An AD100 designer is putting net zero turnover on prefabricated housing
One key differentiator from other vendors on the market is that Aro Homes promises thoughtful design with the ability to tweak and revise as the first families move in, thanks in part to a 3D “digital twin” that will be improved through feedback. By opting for non-machined manufacturing and eliminating pre-designed modules and parts, the house is initially designed as a whole and later divided into volumetric sections that can be shipped and sewn together in a pre-purchased, permit-approved fill site.
Part of the units’ appeal will no doubt be their design bits, which come from AD100 company Olson Kundig. “The intention of designing a distinctive home like this was not so much that it would be a showpiece, as much as it would be able to fit in and not stand out too much in any given neighborhood in the NorCal area,” says Gish.
“(One of) the key elements of sustainability in our work is longevity – that means choosing materials that will last well, but also applying a rational and practical approach to architecture that allows the building to evolve over time,” says co-founder and Olson Kundig principal Tom Kundig. These materials include acetylated cypress wood on the exterior siding, permanent metal roofs, and an ipe wood deck that seamlessly connects the home’s interior to the outside at the front and back. Floor-to-ceiling windows maximize natural light inside the home, while the interior views of the home remain protected. Additionally, the home comes with pre-plumbing for gray water cleaning and reclamation, water heating and HVAC systems, and Span electrical panels.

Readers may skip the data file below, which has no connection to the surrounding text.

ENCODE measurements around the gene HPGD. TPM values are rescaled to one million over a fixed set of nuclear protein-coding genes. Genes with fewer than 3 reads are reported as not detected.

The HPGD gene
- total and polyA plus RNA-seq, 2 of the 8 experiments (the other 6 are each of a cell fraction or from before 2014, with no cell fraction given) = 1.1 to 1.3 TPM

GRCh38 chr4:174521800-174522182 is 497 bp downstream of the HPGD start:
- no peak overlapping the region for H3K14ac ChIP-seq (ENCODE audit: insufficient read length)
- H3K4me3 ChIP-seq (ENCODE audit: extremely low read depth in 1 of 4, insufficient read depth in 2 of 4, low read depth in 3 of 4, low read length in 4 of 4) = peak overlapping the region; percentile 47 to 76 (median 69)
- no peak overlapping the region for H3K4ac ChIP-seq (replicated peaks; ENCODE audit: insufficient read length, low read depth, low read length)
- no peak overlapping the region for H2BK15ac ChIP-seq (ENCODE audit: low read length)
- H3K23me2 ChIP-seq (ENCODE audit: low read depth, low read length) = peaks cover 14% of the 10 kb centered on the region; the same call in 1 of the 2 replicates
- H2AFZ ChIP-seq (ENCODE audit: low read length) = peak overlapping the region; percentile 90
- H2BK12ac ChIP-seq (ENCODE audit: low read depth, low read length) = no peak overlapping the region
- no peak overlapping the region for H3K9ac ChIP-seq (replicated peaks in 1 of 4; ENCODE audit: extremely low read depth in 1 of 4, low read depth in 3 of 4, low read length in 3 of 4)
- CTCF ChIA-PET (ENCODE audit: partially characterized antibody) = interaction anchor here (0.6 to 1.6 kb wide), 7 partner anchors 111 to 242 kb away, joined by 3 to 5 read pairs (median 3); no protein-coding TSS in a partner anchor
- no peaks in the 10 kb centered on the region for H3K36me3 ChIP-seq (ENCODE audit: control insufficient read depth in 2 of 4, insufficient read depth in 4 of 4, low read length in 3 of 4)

Olson Kundig is known for his mastery of moving parts such as hand cranks, turnstiles on tracks, and pulley systems, and although this signature has been pared down within the Aro Home range, enthusiasts of their work still have plenty to explore – from a handcrafted door handle at a staircase entrance Light filtering steel.
“Flexible floor plans—such as a bedroom and bathroom on the ground floor—can be used as an office or provide accessible living space to accommodate aging in place,” says Blair Payson, principal of the Olson Kundig School. The company’s research goes back to the mail-order Sears Kit Modern Homes of the early 1900s, which had more than 400 styles to choose from, to implement a flexible design approach for a less wasteful, more efficient home. Today, many Millennials and Gen Z have deviated from the “starter home” route, opting instead for residences focused on longevity and environmental sustainability. “Ultimately, the goal at Aro Homes’ core is to reimagine traditional residential construction and shift existing paradigms around what buyers typically expect in a home,” Payson adds. “If this home can, in some way, push the market to expect higher performance and higher-quality design, the impact could be enormous.”